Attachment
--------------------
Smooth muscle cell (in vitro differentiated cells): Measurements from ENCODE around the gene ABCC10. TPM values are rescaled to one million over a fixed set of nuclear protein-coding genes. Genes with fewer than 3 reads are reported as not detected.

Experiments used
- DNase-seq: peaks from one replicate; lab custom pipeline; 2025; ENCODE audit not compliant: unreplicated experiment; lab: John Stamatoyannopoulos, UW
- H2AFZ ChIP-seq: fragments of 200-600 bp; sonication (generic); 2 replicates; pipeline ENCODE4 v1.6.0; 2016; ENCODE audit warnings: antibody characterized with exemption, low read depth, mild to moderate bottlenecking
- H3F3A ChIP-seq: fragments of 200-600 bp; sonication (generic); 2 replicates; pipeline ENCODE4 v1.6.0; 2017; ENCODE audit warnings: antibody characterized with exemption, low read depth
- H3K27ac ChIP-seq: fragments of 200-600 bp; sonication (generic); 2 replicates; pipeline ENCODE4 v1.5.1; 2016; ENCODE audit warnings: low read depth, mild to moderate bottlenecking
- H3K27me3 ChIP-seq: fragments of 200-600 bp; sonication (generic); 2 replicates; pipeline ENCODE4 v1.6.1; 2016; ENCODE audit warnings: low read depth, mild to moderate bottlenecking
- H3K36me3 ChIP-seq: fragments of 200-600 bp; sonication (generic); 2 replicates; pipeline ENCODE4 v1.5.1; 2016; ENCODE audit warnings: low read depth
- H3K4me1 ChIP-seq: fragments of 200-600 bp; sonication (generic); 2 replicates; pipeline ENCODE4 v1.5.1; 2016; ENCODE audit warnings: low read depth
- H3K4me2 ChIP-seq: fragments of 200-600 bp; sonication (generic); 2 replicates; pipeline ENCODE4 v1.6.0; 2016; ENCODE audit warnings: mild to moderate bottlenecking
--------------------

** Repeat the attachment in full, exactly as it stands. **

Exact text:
Smooth muscle cell (in vitro differentiated cells): Measurements from ENCODE around the gene ABCC10. TPM values are rescaled to one million over a fixed set of nuclear protein-coding genes. Genes with fewer than 3 reads are reported as not detected.

Experiments used
- DNase-seq: peaks from one replicate; lab custom pipeline; 2025; ENCODE audit not compliant: unreplicated experiment; lab: John Stamatoyannopoulos, UW
- H2AFZ ChIP-seq: fragments of 200-600 bp; sonication (generic); 2 replicates; pipeline ENCODE4 v1.6.0; 2016; ENCODE audit warnings: antibody characterized with exemption, low read depth, mild to moderate bottlenecking
- H3F3A ChIP-seq: fragments of 200-600 bp; sonication (generic); 2 replicates; pipeline ENCODE4 v1.6.0; 2017; ENCODE audit warnings: antibody characterized with exemption, low read depth
- H3K27ac ChIP-seq: fragments of 200-600 bp; sonication (generic); 2 replicates; pipeline ENCODE4 v1.5.1; 2016; ENCODE audit warnings: low read depth, mild to moderate bottlenecking
- H3K27me3 ChIP-seq: fragments of 200-600 bp; sonication (generic); 2 replicates; pipeline ENCODE4 v1.6.1; 2016; ENCODE audit warnings: low read depth, mild to moderate bottlenecking
- H3K36me3 ChIP-seq: fragments of 200-600 bp; sonication (generic); 2 replicates; pipeline ENCODE4 v1.5.1; 2016; ENCODE audit warnings: low read depth
- H3K4me1 ChIP-seq: fragments of 200-600 bp; sonication (generic); 2 replicates; pipeline ENCODE4 v1.5.1; 2016; ENCODE audit warnings: low read depth
- H3K4me2 ChIP-seq: fragments of 200-600 bp; sonication (generic); 2 replicates; pipeline ENCODE4 v1.6.0; 2016; ENCODE audit warnings: mild to moderate bottlenecking